Who knows what lies behind the surface of your teeth? Well, until recently, no one. Not that long ago, you could have had life-changing dental issues lying in wait beneath the surface of your teeth, and even your dentist wouldn’t be able to tell. Fortunately, today, dentists are taking an even closer look at your dental health than ever before – literally. That’s because thanks to cone beam computed tomography (CBCT), three-dimensional imaging is becoming more and more common in dental offices and helping dentists detect potential issues at their most easily treatable stage.
Adding a new dimension to dental imaging
Ever since dentistry entered the modern age, the mainstay of diagnosis has been the radiograph, or X-ray. In addition to the clinical exam, the X-ray has given your dentist valuable information regarding the health of your teeth. And while it still provides important information and perspective, we now have the ability to get a much more complete, three-dimensional view of the tooth with CBCT imaging. CBCT technology works by first taking a series of small X-ray images from every angle, and then using a computer to combine these images to create a 3D digital model.
Slice of life
To understand the impact of this type of imaging, consider looking at a photograph of an apple with a small bruise. This two-dimensional image allows you to see the color, size, and shape of the apple and its bruise – which is all important information. Now consider looking at a very thin slice of that same apple, which allows you to also see what is inside the apple at that particular slice. If we then expand on this idea a little further, imagine that we can cut that slice at any angle, and you start to understand just how much more information becomes available. For example, now we can see exactly how deep the bruise goes in every direction. All of this would provide very valuable information if you were trying to decide whether or not to eat that apple. Similarly, 3D imaging in dentistry provides this same sort of in-depth information to help your dentist make decisions about your treatment plan.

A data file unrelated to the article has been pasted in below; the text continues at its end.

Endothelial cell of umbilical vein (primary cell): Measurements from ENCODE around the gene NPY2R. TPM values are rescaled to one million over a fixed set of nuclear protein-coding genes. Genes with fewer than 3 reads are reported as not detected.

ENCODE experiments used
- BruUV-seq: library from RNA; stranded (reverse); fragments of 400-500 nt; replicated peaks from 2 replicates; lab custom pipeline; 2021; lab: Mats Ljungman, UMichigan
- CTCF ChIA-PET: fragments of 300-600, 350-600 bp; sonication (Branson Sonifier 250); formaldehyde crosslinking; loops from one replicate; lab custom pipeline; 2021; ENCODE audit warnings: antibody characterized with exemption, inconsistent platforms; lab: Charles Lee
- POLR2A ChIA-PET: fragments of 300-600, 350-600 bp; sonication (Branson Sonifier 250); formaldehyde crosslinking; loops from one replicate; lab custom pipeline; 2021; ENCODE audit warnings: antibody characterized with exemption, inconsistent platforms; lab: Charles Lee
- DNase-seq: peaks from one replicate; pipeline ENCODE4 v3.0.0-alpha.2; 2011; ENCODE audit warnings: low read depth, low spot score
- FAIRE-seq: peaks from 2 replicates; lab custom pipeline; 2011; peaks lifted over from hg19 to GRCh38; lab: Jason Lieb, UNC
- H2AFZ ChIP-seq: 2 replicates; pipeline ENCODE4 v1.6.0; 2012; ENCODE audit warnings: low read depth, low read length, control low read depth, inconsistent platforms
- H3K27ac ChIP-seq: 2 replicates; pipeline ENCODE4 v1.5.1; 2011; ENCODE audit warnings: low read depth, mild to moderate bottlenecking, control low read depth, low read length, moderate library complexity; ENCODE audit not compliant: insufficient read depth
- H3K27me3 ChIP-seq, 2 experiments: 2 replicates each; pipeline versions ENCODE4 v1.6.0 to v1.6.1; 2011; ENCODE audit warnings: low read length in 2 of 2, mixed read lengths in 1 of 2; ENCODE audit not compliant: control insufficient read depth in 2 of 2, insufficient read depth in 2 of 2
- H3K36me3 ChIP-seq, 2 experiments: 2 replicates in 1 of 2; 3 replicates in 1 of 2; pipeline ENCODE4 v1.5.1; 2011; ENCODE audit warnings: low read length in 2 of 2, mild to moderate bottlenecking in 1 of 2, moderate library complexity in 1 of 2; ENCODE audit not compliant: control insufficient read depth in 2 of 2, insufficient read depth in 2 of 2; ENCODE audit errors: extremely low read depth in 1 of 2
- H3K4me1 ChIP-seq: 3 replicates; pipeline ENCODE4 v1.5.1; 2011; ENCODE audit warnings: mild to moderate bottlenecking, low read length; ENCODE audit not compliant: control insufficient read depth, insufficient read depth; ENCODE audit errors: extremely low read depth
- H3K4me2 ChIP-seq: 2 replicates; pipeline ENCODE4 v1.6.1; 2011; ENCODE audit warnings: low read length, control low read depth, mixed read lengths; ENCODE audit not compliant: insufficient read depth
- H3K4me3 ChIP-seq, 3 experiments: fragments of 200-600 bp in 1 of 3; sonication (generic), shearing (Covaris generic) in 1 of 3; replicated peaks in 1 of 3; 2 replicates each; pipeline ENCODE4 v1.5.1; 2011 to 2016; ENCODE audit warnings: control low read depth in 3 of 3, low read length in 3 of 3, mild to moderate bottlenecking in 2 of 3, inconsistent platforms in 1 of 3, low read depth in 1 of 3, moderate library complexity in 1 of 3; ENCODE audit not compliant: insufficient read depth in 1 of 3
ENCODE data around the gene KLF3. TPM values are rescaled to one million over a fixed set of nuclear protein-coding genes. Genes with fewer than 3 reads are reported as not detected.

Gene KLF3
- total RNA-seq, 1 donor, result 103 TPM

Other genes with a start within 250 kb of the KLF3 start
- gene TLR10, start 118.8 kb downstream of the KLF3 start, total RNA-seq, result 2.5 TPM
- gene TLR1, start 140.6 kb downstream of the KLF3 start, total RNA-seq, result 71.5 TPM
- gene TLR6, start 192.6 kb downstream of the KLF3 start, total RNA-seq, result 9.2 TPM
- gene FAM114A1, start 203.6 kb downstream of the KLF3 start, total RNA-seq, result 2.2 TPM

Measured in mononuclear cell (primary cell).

As an Endodontist, I can tell you that 3D imaging has changed forever the way we diagnose and treat our patients. It helps us to discover evidence of infections and other issues that would otherwise be impossible to see. In fact, I’ve had many patients that have been in chronic pain that could not be diagnosed. Yet once we took a 3D image, the problem became obvious and we could then immediately proceed to address the issue.
And what is equally valuable, is when this type of imaging offers information that helps us decide to forgo treatment altogether. For example, sometimes, with only a 2D X-ray as guidance, we would have elected to begin root canal therapy only to find that the tooth is not responding well to treatment. With 3D imaging, we can tell right away that the tooth is not viable. Therefore, we can opt not to perform a root canal and thus alleviate pain and minimize the time and money spent on dentistry.
3D imaging allows us to understand oral health issues, not just more precisely, but also more comprehensively. That means that we can more accurately and immediately help our patients with both their diagnoses, and their treatments. And that is why this type of technology is bringing us into a whole new dimension of the modern age of dentistry.
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